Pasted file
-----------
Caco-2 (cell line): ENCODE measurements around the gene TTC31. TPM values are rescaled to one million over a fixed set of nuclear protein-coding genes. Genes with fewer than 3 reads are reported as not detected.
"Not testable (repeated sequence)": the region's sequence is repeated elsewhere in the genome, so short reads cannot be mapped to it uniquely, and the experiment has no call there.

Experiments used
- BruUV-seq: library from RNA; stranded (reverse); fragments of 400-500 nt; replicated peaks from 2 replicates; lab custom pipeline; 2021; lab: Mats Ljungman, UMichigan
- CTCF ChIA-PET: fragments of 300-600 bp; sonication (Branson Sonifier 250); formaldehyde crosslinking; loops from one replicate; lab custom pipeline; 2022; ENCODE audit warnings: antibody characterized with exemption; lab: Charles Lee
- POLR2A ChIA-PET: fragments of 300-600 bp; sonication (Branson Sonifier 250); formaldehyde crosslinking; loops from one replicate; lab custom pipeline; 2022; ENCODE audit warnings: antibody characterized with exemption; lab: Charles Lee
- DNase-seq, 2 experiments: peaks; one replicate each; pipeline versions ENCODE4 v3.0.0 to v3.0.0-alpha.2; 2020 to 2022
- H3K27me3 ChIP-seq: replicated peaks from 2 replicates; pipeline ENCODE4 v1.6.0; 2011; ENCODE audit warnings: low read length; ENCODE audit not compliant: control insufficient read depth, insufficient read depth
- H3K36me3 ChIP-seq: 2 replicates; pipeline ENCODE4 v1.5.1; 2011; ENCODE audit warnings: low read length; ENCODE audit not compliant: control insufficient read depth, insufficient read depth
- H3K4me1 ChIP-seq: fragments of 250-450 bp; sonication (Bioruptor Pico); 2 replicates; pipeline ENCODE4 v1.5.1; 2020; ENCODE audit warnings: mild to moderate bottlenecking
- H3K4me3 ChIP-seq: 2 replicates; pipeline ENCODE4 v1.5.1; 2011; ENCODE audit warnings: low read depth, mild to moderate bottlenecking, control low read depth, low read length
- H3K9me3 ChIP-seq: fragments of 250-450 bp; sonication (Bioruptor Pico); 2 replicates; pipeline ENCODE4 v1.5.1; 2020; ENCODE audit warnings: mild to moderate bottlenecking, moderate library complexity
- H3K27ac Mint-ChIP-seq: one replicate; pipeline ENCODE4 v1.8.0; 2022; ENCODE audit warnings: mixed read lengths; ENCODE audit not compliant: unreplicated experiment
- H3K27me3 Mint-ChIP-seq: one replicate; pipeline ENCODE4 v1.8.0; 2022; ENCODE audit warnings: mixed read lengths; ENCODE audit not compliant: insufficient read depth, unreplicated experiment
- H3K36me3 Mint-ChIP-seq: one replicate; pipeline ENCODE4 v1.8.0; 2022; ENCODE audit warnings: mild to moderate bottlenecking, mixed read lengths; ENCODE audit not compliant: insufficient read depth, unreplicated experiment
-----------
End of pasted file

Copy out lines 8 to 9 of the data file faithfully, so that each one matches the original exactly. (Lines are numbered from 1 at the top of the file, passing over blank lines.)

- H3K27me3 ChIP-seq: replicated peaks from 2 replicates; pipeline ENCODE4 v1.6.0; 2011; ENCODE audit warnings: low read length; ENCODE audit not compliant: control insufficient read depth, insufficient read depth
- H3K36me3 ChIP-seq: 2 replicates; pipeline ENCODE4 v1.5.1; 2011; ENCODE audit warnings: low read length; ENCODE audit not compliant: control insufficient read depth, insufficient read depth